This blog post will look at the security issues surrounding so-called “smart devices”, and the distributed denial of service (DDoS) attacks that have occurred in recent months. It will attempt to address some of the burning questions that have been asked since, such as how on earth can a zombie army of video recorders and cameras deny access to a large chunk of the internet?
Who would do such a thing and why? And, how vulnerable is the Internet’s infrastructure to these monster botnets?
Discussions have been raging since the attack on DynDNS that occurred on the 21st October as to the apparent feeble nature of the domain name system (DNS), and the horrendous security of Internet of Things devices. What is particularly concerning is the sudden proliferation in potency of distributed denial of service (DDoS) attacks, which rely on an army of compromised devices to perform.
On 20th September, the website of security researcher Brian Krebs sustained a DDoS attack that was measured to be around 620 Gbps in size. Two days later a major French web hosting company, OVH, was hit with an attack measured to be 1Tbt in size. The size of the attack on DynDNS has yet to be made public.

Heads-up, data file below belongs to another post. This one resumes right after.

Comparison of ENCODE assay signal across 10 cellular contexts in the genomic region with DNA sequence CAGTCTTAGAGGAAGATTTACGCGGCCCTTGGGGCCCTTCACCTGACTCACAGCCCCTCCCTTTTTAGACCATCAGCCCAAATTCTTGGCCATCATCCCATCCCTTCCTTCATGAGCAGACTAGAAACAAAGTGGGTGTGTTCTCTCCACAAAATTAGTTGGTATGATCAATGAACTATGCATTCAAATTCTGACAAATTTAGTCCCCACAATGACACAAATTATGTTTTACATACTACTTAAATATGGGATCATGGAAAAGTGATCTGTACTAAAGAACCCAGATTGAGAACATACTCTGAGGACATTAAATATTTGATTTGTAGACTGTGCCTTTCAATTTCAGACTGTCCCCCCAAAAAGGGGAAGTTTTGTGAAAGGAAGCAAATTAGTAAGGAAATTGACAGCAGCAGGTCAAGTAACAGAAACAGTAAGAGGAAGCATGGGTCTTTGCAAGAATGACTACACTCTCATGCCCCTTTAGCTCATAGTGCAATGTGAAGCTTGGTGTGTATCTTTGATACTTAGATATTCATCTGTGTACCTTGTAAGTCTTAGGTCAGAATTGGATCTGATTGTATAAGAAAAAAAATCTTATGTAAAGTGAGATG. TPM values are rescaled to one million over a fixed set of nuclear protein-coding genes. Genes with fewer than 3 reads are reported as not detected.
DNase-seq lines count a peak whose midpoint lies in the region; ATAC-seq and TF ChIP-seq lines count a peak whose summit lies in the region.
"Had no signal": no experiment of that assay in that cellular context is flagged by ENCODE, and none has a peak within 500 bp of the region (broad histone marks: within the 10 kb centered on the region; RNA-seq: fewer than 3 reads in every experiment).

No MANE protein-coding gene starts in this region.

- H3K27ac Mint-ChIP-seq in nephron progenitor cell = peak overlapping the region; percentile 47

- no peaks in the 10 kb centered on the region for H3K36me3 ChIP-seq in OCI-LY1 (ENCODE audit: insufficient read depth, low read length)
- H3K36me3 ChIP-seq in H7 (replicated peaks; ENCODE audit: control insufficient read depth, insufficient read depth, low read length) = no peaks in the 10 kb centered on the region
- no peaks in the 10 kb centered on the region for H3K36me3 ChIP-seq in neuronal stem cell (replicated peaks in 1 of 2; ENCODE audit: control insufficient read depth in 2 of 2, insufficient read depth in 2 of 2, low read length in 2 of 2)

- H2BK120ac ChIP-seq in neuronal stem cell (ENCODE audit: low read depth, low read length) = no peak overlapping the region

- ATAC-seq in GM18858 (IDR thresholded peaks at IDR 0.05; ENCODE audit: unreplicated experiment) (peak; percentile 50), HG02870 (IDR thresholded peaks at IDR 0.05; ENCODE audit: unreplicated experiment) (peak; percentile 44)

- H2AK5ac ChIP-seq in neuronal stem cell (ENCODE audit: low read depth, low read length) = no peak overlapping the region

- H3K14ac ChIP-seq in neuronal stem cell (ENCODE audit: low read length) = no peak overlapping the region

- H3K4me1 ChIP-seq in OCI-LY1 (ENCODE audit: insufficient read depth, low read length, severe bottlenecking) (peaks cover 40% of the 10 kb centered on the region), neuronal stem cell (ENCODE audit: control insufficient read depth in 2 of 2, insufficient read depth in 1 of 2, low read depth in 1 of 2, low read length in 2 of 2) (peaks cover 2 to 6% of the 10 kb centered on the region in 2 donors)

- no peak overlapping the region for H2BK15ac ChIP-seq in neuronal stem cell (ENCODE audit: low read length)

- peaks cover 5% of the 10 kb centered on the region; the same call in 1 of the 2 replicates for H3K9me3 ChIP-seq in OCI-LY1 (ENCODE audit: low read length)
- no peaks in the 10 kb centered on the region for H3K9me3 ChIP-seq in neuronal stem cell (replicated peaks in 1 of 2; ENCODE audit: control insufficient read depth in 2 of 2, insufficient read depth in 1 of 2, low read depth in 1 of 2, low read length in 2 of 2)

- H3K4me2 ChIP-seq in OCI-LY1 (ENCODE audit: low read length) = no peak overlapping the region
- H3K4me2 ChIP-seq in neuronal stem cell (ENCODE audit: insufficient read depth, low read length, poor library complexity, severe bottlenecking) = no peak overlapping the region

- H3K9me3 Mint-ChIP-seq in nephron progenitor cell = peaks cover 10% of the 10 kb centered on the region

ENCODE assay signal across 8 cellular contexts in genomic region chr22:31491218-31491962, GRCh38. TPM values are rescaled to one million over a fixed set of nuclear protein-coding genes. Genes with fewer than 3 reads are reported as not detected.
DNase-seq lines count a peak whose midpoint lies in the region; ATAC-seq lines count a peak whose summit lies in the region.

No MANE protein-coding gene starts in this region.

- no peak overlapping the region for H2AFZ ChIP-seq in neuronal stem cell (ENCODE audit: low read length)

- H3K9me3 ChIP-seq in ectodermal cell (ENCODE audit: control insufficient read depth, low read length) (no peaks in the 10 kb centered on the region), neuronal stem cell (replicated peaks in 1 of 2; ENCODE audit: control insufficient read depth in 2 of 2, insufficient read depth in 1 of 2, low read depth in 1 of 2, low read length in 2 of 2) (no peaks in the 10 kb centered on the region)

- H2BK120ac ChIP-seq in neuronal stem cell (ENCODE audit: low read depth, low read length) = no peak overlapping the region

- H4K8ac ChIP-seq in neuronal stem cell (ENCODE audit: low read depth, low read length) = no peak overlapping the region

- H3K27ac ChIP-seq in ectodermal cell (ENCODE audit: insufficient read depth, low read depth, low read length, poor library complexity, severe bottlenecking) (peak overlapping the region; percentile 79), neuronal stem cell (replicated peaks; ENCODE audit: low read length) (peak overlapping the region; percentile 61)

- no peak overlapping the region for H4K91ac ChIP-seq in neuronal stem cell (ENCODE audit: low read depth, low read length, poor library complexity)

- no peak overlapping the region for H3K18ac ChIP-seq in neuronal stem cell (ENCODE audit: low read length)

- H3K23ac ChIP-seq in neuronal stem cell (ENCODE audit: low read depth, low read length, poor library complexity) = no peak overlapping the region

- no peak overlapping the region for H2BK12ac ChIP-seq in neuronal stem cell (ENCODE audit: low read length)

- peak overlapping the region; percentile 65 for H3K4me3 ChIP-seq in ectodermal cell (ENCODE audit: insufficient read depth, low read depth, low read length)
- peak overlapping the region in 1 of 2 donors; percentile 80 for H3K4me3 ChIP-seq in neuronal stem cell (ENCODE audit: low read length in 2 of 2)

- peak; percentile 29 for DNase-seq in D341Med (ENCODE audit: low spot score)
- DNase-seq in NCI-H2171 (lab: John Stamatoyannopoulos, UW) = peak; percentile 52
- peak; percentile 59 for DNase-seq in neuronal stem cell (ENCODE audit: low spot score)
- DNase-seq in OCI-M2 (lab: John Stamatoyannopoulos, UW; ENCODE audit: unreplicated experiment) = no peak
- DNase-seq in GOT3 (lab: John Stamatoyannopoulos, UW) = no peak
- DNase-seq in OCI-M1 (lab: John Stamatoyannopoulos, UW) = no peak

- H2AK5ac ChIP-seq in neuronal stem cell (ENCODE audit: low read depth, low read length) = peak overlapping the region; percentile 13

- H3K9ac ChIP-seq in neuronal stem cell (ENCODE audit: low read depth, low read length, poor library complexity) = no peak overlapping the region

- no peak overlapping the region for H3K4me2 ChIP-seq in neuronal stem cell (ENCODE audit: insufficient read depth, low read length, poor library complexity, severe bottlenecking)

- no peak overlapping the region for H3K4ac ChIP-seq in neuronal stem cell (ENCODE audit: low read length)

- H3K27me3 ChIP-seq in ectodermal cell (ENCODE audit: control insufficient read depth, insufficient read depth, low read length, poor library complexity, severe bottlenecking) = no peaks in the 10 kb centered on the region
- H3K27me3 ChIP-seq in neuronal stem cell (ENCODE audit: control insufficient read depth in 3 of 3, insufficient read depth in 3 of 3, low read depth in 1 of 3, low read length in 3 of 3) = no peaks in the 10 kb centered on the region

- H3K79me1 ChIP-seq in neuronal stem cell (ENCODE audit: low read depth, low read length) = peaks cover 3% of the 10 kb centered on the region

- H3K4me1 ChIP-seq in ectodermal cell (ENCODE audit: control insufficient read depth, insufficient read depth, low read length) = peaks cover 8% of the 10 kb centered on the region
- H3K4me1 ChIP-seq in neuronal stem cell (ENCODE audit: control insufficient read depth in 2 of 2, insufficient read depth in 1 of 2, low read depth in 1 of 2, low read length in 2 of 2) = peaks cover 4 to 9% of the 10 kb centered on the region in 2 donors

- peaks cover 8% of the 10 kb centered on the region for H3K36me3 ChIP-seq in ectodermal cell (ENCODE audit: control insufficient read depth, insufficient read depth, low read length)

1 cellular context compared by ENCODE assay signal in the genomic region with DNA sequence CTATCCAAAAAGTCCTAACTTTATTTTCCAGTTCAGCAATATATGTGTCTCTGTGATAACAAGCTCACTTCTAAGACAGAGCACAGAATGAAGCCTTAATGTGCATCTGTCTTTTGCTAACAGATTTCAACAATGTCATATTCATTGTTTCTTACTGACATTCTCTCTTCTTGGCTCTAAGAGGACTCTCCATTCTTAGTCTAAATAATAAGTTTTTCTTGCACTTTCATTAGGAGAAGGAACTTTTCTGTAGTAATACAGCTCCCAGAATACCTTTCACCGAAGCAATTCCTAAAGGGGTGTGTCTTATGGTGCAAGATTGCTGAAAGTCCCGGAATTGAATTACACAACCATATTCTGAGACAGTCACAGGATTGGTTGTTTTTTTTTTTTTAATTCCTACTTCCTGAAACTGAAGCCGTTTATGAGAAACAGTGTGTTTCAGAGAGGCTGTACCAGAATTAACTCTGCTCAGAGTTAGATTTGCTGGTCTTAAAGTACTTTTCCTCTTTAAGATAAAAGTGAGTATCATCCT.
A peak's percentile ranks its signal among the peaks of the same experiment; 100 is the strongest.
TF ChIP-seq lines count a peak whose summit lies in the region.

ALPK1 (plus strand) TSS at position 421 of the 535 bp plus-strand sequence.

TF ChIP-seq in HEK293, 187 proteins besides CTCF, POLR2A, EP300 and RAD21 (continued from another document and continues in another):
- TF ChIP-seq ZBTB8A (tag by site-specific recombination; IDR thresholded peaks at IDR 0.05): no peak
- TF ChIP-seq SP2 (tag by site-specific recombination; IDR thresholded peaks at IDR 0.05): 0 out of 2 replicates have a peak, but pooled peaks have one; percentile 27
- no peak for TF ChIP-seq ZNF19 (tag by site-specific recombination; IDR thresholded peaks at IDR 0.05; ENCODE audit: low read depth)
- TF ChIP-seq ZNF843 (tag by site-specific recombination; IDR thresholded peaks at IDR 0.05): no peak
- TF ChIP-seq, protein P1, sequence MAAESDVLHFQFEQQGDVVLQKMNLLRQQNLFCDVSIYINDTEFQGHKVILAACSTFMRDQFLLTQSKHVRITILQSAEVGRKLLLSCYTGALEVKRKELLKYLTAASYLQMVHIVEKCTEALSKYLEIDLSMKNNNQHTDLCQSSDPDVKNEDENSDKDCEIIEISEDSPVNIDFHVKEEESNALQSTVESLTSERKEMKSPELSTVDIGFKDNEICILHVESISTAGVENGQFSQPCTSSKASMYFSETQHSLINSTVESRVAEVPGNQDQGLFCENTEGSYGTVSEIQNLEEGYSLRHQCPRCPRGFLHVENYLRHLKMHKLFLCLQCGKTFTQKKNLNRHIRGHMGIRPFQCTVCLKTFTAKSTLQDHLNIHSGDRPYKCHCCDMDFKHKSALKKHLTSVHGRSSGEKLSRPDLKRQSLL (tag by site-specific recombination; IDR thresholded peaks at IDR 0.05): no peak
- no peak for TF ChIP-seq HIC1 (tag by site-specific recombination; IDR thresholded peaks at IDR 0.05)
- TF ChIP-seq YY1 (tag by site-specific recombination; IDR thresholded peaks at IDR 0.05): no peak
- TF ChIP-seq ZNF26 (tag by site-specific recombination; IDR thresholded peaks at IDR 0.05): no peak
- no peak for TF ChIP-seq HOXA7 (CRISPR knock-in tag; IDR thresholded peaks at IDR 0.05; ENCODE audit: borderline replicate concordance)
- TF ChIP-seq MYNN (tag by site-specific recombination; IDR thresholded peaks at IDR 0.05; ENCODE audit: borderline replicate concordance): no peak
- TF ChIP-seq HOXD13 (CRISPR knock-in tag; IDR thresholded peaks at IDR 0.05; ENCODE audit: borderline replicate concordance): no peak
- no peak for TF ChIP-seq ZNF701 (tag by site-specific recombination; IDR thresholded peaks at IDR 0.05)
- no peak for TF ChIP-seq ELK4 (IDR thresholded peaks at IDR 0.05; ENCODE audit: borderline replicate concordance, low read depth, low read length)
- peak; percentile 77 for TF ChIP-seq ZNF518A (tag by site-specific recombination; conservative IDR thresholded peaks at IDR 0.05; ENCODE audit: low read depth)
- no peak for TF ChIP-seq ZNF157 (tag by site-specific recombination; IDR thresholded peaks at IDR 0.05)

Among other things, what connects these attacks is the malicious infrastructure that was used consisted - at least in part – of zombie machines infected by the Mirai malware. Put in simple terms, this malware scans for specific types of smart device such as digital video recorders, CCTV cameras, and printers, and uses the remote login protocols of Telnet and SSH to gain access once they have been discovered. What allows for ease of access is the manufacturers’ less than sensible decision to hardcode credentials (i.e. usernames and passwords) into the devices and to leave the Telnet and SSH ports open by default.
The Mirai botnet is not the first botnet of this kind, nor will it be the last. The now largely defunct Lizard Squad hacking group created a DDoS tool called LizardStresser in 2014 that drew its power from compromised home Wi-Fi routers. More recently, following the leak of the Mirai botnet source code on the Hackforums hacking community website by a member calling themselves Anna-senpai, researchers are discovering several new botnets that have the ability to be even more powerful than the Mirai botnet. As is often the case in underground marketplaces and forums, malware code, tools and techniques are traded, stolen and given away for free.